Many American students complain about the college admissions system, especially with regards to the pressure to excel in standardized tests like the SATs. However, they have little to complain about when compared to students in Brazil, whose only way to prove their intelligence and preparation for college is by taking one massive standardized exam, or maybe two, for each university they apply to.
The Brazilian college admissions system is, to say the least, unfair.
First, students must take either a vestibular or ENEM, or both, depending on the university they apply to. Vestibular is like your nightmare in which the SATs not only test you on English and math, but also on geography, history, literature and foreign language. And it happens twice, if you pass the first round. The vestibular tests on those subjects and more, varying with respect to the course you apply to. That’s right, in Brazil you do not apply to a university per se. You apply to a major within that university, and if you change your mind about your major later, your best bet is to drop out and take the vestibular again.
Also, each vestibular is different for each university, meaning you must train yourself for different test formats. In Brazil, there is no discussion whether a student performs better with a type of exam like the ACT instead of the SAT; you have to take what the university provides. Another option is ENEM, a national exam that measures high school students’ performance. It is an improvement from the vestibular because it is the same for the entire country, and it also allows students to apply to up to five different majors in the same or different institutions to keep their options open.
However, both ENEM and vestibular cannot alone accurately determine a student’s true ability to succeed in college in a few hours of examination. It makes no sense why high school transcripts would not count for college admissions. Not only does the system disregard a student’s continuous dedication to his learning – instead of trying to memorize as much information as possible to get a high score on a one-day exam – but also discourages students from taking high school grades seriously, considering that they will truly not count for anything later.
Brazilian students are also in no way encouraged to pursue extracurricular activities or any commitments outside of school that they feel passionate about. Students become so consumed by the need to train for standardized exams that they often do not pursue their passion seriously. Rather, they target a career path that their test scores will allow them to follow. Students who get high scores on vestibular for Law but not for Engineering end up becoming lawyers when they would have rather learned Electrical Engineering.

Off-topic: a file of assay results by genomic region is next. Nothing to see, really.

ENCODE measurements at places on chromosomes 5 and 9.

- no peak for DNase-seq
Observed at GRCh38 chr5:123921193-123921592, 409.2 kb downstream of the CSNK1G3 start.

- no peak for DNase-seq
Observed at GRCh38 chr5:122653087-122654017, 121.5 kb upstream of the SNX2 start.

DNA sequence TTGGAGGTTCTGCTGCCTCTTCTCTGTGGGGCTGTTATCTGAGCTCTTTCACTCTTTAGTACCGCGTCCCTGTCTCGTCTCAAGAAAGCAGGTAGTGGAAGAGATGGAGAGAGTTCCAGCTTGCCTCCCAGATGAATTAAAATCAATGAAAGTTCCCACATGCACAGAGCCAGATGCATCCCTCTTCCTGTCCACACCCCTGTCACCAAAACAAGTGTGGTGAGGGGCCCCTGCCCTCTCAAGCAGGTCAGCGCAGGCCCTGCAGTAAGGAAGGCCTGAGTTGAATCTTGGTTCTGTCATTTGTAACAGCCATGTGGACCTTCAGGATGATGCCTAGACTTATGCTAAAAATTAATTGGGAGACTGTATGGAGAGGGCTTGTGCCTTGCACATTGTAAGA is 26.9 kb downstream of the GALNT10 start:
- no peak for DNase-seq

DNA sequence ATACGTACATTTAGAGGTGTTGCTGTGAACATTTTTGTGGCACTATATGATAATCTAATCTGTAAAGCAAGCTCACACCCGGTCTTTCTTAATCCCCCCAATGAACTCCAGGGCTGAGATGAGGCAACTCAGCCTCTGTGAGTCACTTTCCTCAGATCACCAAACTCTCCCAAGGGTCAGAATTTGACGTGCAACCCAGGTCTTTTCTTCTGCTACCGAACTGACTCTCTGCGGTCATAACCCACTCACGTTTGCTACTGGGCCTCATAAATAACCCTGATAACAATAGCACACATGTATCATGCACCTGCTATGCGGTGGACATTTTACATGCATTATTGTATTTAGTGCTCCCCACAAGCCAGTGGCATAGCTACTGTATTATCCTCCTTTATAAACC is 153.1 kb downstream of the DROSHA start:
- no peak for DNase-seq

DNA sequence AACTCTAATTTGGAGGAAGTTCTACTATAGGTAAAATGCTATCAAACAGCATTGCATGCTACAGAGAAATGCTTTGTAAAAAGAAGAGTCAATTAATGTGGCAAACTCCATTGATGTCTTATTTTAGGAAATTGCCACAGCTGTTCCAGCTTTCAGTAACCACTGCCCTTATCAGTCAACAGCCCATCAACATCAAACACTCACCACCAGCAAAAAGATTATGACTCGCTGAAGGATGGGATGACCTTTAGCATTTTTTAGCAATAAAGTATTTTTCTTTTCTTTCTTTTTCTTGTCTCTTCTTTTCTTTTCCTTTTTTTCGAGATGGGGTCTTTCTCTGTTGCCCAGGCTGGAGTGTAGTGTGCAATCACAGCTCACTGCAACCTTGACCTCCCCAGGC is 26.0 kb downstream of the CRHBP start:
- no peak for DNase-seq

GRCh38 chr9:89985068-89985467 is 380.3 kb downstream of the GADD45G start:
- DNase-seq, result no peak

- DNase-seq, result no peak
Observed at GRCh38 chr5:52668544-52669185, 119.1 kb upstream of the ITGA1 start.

The Brazilian college admissions system provides little incentive for students to stay true to their passion. Many students accept an undesired major because they dread returning to a college prep institution to spend one more year studying for the next vestibular, especially because the odds of getting stuck in this stage for years are higher. Being smart enough is often not the problem. There simply aren’t enough spots for everyone because the best Brazilian universities are federal, free and therefore limited, but this is yet another separate issue.
The Brazilian system is not geared towards helping students attend the college of their dreams, pursuing their vocation, cultivating a passion for learning. What students learn instead, from the beginning of high school, is that they must memorize answers to questions that educators predict will be on exams, and that they should study the major they get accepted to, regardless of their true interest, unless they’d like to return to college prep school. Brazil needs to put far more emphasis on high school performance, evaluating students’ transcripts and involvement in and out of school, running a more fair and effective college admissions process.
American college student says
I think it’s very unfair to compare the American college process to the Brazilian college process and outright claim that one is more difficult than the other. They are different, no doubt about it, but the American college system has its flaws as well, and students in this system are just as pressured to excel. Look at it from the other perspective: because we have to focus on extracurriculars and high school grades as well as standardized tests, we are in a way even more burdened by the process than Brazilian students are, since all the college admissions consider, according to your article, is a “vestibular” or ENEM.
Something ive always been against is also the higher level science courses all students must take (bio chem and physics all together for theee years) even if they are not passionate about sciece. And if your major is mot related to science, you will be asked ten question about the past three years of you biology classes. Get a 0 in only one of these sections and youre automatically disqualified. It makes no sense.
Great article, Georgia! Telling it like it is! I hope that one day that those who control our country’s education system will come to their senses…
Georgia Soares says
“American college student,” you’re definitely right in pointing that out, and by no means is the American process easy. However, it is far more fair and the Brazilian system is harder because if you mess up once in only one exam, you’re already out. However, if you mess up on the SAT once in America, you can take it again and replace your previous scores, and still it won’t be the only criteria towards getting accepted to college.